A lot of this is a generalization though, so…

Well, in a story geared towards a younger audience, I imagine the depiction of war would be comparatively ‘friendly’.


I’d say that a happy ending should be deserved. I mean, it depends on the genre, intrigue and storyline. If there is a strong storyline and an impacting narration, the ending can be happy I wouldn’t mind, I’d be happy after the “tiring” plot, but if the story is boring and ends happily, I won’t be there to see the “happiness” happen. My readers outside of Wattpad don’t have a say on my works, those on Wattpad used to ask for happy endings with my previous books, I granted their wish only once and it’s because I intended to make it a happy ending in the first place. As a matter of fact, the books I remember are those that have broken my heart, my favorite book is a tragedy with an ending that 99% of the readers complained about… yet, happy endings have never moved my heart, nor do authors who like to please. I like it more when the author writes the book they want with the ending they want, that’s what makes writing agreeable.


I love happy endings. Now, of course, that doesn’t necessarily mean that everything or everyone survives. That just means that the good guys win in the end, even if there are some losses along the way.

There will always be a few that prefer a darker ending, like the one in The Mist; but there are others who still crave a happy ending because it instills us with hope.


Personally, I think the happy ending is harder to write. People talk shit about them and call them “unrealistic” because for some reason we’ve been conditioned to believe suffering and despair provide more profound commentary on the human condition.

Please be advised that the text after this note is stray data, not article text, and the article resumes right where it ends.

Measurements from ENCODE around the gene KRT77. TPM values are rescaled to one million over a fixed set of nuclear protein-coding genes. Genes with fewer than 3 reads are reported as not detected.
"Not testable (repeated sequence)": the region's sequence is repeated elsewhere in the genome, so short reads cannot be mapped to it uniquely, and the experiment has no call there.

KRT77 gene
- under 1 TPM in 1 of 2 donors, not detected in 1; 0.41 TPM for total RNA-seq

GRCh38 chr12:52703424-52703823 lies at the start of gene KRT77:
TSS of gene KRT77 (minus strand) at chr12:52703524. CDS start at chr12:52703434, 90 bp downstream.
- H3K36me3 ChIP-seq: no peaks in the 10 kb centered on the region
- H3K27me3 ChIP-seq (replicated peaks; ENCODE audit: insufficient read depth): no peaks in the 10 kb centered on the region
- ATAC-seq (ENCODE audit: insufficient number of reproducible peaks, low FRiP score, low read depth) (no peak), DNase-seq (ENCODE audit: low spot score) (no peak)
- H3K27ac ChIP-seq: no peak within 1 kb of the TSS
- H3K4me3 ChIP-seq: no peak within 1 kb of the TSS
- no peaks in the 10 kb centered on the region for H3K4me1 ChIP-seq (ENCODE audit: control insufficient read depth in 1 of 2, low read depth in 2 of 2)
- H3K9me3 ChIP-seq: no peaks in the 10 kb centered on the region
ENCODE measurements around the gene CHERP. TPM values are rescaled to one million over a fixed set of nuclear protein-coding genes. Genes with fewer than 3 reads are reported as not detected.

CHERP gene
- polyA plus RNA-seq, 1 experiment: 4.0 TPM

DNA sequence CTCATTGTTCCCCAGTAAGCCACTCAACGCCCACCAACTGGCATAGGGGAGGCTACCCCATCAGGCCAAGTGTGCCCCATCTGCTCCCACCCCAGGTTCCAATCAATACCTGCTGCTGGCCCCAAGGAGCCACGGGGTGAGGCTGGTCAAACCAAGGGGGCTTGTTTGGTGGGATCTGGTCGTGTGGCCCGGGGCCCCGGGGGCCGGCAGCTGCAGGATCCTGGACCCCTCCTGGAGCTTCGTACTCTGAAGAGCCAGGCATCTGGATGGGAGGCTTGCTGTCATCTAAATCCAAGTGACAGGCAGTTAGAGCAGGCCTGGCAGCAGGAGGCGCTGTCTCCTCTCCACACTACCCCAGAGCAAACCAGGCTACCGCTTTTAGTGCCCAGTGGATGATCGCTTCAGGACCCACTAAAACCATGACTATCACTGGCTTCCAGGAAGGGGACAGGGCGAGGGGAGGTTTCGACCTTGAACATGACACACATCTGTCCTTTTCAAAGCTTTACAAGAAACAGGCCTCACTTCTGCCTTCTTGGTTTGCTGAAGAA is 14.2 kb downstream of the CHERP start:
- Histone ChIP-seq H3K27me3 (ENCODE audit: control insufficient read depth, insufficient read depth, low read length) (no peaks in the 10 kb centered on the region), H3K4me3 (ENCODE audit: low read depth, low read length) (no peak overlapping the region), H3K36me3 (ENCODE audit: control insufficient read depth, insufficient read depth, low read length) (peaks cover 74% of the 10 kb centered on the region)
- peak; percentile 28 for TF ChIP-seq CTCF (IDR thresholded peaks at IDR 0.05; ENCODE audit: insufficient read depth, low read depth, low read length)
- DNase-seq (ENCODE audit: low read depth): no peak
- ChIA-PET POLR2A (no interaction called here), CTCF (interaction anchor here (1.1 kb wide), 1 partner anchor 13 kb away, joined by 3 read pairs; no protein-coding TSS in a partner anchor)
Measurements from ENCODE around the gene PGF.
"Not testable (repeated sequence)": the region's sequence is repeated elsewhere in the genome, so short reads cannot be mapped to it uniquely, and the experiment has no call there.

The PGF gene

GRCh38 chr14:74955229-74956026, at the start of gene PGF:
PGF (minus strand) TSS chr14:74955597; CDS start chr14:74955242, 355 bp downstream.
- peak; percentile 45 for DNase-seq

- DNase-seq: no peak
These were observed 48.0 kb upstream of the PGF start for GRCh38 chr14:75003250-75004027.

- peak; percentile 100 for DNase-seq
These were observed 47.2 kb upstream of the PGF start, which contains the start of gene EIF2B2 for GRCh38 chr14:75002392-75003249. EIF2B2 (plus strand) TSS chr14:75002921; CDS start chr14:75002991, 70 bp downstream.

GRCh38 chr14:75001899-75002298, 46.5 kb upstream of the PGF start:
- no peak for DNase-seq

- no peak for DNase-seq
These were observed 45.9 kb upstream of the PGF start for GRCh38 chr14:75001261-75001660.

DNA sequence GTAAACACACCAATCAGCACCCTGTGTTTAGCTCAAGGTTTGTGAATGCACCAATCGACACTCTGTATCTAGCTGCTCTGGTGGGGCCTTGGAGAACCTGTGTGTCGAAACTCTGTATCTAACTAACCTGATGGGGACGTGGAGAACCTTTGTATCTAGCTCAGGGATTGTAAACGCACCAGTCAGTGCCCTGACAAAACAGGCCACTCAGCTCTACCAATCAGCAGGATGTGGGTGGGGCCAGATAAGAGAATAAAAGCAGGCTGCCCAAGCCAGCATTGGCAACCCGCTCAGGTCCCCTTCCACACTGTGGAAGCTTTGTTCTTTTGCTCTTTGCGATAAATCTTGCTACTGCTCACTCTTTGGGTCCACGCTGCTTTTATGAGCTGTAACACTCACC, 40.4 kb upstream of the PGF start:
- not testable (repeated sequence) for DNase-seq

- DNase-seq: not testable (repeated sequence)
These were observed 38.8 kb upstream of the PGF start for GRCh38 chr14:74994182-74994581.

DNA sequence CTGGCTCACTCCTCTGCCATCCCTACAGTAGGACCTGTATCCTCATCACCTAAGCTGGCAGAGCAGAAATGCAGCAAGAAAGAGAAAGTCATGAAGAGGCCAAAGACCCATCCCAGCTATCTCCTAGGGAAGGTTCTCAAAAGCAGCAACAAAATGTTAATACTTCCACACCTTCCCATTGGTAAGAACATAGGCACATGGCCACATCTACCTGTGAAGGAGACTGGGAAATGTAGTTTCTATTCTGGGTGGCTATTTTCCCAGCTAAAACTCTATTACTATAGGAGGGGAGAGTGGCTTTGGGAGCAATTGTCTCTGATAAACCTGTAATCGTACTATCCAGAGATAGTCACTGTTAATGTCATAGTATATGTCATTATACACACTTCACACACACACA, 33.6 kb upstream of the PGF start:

I say write the ending that fits the story you want to tell! Happy or sad, neither is inherently better.


I mean, it depends on HOW unrealistic. If it involves someone who CLEARLY died and shouldn’t be alive coming back to life and everything being rainbows, yeah, I’m drawing the line. But if it’s something in which it’s very easily attainable, go for it. But at the same time, don’t force it. If you feel like it needs a sad ending, do it! I’m also a sucker for bittersweet endings


I think that there’s some kind of misconception that Fantasy is only good and subversive and fresh if it’s gritty and dark and realistic. I blame the popularity of Game of Thrones.

You can have an emotionally gripping story and give it a happy ending. You can write deaths that make an impact without it being random or on a wide scale. If it’s a high fantasy novel, I suspect that I’m already suspending my disbelief. I don’t think there’s many genres where I would demand a downer ending, though I can usually tolerate bittersweet if it’s handled well and the author wasn’t just getting grimdark for no reason.

(As a side note because you asked about genres, there is some debate on if you can even call your story a Romance story if you don’t have a happy ending, so that’s a genre that probably won’t see a huge shift towards darker/sadder/etc endings.)


Define “happy” … heck define “ending”!

The “everyone makes it out (with at most minor injuries) and the world is saved” sort of stories do tend to bore the Hell out of me. If that’s what happens in a story, in my opinion, there isn’t any compelling conflict or real sense of danger/impending doom that drives the protagonist through the story.

There’s a place for the classical “happy ending”. It’s in children’s books … sometimes. In adult literature? There’d better be scars, blood, and loss (even if only in the metaphorical sense).


Happy endings can only be truly happy if the people has truly suffered

My perspective at least


I don’t mind either, though the necessity to get a textbook happy ending in a romance for it to have a higher chance to be appealing to agents grated on me.

My preference runs neither with happy or unhappy, but with satisfying, making sense for the story/characters and full closure. Death is a legit ending.


I love happy endings. My readers always ask what will happen in the end, cause the middle of the novel is terrible! :blush: